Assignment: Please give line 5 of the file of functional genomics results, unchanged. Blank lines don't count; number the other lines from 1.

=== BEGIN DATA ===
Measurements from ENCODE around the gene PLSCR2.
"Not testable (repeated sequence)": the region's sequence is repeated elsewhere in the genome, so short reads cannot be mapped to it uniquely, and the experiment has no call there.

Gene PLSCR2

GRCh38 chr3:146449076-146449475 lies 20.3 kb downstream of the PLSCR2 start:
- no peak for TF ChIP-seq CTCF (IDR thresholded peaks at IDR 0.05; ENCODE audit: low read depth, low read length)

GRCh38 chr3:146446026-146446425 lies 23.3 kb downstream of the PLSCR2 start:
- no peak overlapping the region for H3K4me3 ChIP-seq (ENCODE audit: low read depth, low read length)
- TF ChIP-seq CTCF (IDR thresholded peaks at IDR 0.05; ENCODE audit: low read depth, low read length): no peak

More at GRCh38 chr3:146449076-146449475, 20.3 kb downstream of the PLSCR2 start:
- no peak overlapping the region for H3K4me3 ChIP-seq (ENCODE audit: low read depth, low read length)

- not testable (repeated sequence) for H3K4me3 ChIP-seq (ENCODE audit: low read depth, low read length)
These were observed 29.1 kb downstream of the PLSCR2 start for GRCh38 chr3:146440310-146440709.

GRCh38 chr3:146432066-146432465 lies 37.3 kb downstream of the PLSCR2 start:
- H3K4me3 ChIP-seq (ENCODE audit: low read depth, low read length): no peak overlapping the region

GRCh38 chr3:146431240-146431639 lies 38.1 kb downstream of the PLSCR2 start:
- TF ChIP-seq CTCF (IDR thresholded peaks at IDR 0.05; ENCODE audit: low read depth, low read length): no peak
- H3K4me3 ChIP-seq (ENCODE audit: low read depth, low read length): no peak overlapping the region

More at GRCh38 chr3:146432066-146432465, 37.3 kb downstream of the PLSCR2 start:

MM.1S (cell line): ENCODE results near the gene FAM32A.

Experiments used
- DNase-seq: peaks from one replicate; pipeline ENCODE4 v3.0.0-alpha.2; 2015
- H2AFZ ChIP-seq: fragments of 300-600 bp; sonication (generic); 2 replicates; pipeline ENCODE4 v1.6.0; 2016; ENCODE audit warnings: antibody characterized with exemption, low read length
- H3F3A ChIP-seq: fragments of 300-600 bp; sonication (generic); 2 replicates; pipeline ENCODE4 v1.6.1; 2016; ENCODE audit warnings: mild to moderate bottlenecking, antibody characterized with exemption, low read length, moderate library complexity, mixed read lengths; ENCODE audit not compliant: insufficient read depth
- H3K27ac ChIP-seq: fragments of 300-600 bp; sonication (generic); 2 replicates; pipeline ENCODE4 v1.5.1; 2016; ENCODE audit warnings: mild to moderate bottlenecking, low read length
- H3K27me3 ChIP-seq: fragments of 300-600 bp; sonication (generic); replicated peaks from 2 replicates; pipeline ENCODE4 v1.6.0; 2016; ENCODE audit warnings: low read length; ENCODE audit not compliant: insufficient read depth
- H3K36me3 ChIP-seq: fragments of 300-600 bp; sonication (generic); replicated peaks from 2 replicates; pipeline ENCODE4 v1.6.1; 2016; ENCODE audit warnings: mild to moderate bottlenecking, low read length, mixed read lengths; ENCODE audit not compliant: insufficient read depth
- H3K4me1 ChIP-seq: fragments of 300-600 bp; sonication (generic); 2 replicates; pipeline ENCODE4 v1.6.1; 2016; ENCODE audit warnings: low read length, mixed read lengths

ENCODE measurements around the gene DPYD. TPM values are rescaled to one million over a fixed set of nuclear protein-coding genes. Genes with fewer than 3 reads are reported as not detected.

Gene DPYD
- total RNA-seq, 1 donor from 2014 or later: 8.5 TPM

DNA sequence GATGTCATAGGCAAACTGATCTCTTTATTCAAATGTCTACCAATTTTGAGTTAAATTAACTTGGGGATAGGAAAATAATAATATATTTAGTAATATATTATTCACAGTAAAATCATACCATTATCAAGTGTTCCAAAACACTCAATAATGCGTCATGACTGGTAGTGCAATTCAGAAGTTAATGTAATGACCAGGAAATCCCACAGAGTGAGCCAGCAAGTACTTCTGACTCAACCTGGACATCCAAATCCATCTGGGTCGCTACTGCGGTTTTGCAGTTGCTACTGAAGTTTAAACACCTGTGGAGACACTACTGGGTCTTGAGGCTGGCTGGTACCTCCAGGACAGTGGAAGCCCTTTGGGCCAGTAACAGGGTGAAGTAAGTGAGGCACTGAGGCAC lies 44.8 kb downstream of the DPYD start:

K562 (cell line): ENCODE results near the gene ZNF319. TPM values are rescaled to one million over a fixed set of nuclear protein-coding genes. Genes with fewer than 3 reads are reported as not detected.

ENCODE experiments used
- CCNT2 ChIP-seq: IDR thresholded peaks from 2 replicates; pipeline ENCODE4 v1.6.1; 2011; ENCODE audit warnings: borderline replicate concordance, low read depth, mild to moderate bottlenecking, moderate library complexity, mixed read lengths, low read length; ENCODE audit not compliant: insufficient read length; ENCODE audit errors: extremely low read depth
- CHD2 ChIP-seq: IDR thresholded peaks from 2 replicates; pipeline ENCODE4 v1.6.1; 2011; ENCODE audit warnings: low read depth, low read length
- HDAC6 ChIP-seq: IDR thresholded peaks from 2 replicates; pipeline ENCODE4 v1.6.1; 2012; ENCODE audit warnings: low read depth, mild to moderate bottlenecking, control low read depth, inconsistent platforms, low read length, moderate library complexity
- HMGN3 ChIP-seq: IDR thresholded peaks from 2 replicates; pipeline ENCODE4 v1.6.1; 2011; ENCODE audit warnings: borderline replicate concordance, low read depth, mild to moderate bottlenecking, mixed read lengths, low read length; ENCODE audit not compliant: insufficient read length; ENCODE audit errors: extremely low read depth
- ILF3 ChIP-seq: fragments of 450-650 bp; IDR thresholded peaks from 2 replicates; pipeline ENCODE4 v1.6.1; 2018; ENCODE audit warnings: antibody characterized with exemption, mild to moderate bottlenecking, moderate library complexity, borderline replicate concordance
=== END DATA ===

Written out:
- no peak for TF ChIP-seq CTCF (IDR thresholded peaks at IDR 0.05; ENCODE audit: low read depth, low read length)